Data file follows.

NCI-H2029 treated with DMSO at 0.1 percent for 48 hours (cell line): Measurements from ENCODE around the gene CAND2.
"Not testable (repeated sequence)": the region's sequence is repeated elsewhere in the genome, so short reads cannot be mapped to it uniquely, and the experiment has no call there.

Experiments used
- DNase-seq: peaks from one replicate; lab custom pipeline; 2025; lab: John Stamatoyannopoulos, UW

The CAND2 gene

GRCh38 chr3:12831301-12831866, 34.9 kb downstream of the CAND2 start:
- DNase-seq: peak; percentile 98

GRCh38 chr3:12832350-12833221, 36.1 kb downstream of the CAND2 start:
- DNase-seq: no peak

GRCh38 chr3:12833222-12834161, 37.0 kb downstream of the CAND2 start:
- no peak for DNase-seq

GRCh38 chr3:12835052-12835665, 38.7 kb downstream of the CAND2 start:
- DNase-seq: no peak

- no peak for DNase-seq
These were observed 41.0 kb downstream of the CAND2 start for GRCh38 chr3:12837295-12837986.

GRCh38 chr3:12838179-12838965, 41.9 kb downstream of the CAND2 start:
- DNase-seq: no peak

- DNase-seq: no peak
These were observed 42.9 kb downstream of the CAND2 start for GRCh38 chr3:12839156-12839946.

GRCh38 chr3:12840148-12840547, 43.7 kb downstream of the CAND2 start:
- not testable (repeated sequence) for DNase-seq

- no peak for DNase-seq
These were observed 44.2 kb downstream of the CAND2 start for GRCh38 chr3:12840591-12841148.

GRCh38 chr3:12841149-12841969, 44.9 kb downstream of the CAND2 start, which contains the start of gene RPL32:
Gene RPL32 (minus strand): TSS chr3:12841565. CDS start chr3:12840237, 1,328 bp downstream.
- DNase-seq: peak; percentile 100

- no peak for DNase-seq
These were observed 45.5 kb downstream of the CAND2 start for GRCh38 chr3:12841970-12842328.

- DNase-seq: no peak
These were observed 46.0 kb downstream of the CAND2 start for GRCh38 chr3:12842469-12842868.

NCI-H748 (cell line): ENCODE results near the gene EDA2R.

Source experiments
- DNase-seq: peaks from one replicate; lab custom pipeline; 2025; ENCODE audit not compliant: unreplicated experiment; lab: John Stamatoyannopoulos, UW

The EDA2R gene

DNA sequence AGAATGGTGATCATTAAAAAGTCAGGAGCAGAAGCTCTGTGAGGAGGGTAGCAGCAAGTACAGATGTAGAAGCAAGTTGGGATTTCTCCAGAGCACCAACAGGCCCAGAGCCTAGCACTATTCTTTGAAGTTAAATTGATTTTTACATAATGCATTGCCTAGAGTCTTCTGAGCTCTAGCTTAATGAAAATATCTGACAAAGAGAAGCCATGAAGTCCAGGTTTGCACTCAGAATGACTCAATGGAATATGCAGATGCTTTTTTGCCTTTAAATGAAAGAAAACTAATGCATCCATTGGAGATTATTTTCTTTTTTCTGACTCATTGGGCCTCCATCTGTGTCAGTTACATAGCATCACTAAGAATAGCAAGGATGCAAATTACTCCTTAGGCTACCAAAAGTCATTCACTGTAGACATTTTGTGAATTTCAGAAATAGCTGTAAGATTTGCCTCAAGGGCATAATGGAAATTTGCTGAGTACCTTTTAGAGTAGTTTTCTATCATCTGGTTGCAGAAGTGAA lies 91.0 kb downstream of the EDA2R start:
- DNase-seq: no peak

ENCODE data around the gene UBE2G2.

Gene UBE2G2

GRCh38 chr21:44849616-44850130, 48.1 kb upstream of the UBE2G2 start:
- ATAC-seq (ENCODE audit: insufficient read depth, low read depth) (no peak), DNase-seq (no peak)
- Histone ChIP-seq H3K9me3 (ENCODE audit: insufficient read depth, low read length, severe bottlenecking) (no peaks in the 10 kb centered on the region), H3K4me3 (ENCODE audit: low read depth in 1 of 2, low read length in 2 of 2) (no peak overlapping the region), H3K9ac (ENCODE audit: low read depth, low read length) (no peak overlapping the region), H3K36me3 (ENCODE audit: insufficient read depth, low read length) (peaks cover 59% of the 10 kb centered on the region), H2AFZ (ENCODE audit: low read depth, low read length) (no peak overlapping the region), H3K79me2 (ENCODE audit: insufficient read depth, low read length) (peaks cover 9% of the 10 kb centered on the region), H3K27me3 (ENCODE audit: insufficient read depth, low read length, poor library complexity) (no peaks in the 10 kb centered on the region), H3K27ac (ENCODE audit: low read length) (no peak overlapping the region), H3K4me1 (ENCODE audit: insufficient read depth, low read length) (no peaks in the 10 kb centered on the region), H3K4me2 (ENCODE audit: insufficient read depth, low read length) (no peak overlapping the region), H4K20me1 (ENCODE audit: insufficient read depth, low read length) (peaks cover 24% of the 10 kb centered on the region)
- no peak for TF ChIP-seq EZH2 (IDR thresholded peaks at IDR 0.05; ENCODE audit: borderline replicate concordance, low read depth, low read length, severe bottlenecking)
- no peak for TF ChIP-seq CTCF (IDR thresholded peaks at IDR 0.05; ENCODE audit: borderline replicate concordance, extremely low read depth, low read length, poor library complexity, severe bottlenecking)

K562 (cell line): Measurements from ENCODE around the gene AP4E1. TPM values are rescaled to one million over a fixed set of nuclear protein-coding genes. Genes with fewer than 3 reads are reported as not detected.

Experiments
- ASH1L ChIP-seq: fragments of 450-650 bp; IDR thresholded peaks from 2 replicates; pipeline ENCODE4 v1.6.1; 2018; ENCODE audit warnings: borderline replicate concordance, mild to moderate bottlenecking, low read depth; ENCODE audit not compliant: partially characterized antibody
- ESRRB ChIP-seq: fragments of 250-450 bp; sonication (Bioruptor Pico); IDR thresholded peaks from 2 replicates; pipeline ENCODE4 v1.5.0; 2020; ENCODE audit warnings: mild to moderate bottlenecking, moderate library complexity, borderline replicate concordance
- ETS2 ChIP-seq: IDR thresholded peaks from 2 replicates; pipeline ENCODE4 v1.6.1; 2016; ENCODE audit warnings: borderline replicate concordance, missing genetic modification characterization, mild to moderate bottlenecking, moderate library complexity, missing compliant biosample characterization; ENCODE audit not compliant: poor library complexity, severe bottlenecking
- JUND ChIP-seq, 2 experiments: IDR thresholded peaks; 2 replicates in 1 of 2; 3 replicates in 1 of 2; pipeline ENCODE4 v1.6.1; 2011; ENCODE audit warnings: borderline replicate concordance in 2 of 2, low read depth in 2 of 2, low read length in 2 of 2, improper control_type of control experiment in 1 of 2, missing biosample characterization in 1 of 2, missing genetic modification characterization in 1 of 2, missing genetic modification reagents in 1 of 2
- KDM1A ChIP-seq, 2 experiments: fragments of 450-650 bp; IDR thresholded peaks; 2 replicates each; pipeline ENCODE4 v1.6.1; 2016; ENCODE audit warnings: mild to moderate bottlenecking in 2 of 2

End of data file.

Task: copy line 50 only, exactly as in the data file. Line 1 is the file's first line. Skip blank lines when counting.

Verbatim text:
- KDM1A ChIP-seq, 2 experiments: fragments of 450-650 bp; IDR thresholded peaks; 2 replicates each; pipeline ENCODE4 v1.6.1; 2016; ENCODE audit warnings: mild to moderate bottlenecking in 2 of 2